New Delhi, Sep 10 (EFE).- United States President Joe Biden left India for Vietnam on Sunday after having participated in the G20 leaders’ summit in New Delhi, notable for the African Union’s inclusion into the group and the proposal of measures to apparently counter China’s growing economic influence.
Biden’s two-day visit to Vietnam is expected to focus on strengthening diplomatic relations against China’s growing influence in the region.
The presidential plane, Air Force One, took off from Indira Gandhi International Airport in New Delhi at 10.39 local time (5.09 GMT).
During the G20 summit, Biden managed to get the European Union, India, Saudi Arabia and other countries to agree to collaborate in the development of an ambitious infrastructure megaproject involving railways, ports and energy connections as an alternative to China’s Belt and Road Initiative.
In addition, the G20 leaders issued a joint statement urging “all states” to respect territorial integrity and to avoid “use of force to seek territorial acquisition,” but refrained from a direct condemnation of the Ukrainian war.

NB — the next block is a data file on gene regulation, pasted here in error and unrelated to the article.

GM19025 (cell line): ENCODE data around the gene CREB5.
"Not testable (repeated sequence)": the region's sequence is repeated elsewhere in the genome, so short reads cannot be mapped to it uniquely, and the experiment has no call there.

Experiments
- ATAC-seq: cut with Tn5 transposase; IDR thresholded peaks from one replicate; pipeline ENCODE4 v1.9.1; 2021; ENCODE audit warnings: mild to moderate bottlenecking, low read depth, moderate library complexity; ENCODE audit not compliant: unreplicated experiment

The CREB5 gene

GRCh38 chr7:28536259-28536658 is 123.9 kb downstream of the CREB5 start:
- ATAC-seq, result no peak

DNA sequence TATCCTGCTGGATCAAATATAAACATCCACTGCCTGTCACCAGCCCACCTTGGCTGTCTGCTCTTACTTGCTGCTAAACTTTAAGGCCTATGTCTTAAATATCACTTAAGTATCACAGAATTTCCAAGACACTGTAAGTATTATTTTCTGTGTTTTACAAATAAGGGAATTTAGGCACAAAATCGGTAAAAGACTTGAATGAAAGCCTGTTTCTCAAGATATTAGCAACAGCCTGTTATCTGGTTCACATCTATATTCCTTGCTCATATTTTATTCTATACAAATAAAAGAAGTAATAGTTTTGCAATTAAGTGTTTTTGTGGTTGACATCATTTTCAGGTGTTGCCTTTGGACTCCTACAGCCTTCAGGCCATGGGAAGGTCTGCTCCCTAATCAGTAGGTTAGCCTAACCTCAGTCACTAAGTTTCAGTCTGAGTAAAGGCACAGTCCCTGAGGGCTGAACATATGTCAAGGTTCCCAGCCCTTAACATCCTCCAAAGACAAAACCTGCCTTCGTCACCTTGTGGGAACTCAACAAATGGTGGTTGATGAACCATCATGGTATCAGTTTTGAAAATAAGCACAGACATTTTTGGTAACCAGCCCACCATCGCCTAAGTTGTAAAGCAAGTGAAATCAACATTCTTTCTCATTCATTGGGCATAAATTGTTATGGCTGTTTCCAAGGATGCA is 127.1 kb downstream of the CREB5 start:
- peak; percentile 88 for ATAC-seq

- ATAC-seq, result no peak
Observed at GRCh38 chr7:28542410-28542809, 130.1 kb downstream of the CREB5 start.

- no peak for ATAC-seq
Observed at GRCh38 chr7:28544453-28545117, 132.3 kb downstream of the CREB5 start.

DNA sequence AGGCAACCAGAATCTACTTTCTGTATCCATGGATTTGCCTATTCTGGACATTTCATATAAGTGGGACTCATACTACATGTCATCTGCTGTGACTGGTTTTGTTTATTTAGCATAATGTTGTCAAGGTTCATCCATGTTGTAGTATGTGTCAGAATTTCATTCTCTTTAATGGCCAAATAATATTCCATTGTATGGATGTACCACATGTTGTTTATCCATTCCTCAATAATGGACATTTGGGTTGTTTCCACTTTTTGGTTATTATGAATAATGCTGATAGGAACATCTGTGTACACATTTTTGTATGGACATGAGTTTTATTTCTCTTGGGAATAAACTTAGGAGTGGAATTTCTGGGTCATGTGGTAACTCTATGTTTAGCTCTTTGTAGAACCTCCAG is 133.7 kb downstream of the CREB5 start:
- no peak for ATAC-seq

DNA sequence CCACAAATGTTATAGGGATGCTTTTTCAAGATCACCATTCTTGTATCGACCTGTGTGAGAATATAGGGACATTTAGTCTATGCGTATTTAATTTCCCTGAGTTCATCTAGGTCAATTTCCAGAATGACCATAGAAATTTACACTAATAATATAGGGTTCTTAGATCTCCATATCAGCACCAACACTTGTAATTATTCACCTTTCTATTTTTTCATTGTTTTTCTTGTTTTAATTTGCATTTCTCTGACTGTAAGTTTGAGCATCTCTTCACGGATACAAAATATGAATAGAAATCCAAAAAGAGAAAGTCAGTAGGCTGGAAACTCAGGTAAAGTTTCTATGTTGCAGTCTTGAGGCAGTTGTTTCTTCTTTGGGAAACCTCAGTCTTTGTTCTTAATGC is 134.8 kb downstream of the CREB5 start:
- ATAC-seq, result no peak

A notable moment came when Biden greeted Saudi Crown Prince Mohammed bin Salman with a handshake during one of the events on the sidelines of the summit.
Bin Salman and Biden had not publicly interacted since the US president’s visit to the Saudi city of Jeddah in July 2022.
This however had led to the US president facing criticism back home following a CIA investigation concluding that the Saudi crown prince was behind the killing of The Washington Post journalist Jamal Khashoggi at the Saudi embassy in Turkey in 2018.
At New Delhi, Biden also interacted with British Prime Minister Rishi Sunak, and held bilateral meetings with South Korean President Yoon Suk Yeol and Indonesian President Joko Widodo, whom he invited to Washington in November.
In Vietnam, Biden is expected to hold meetings with the all powerful Communist Party’s General Secretary Nguyen Phu Trong, Prime Minister Pham Minh Chinh and President Vo Van Thuong, as well as several businessmen.
The two countries are expected to sign an agreement that would make them “strategic partners,” one of the latest developments in the US’ strategy to contain China’s growing military and economic clout in the region, especially the South China Sea.
China is embroiled in territorial disputes with many countries, among them Vietnam, in the South China Sea, which it claims almost entirely as its own. EFE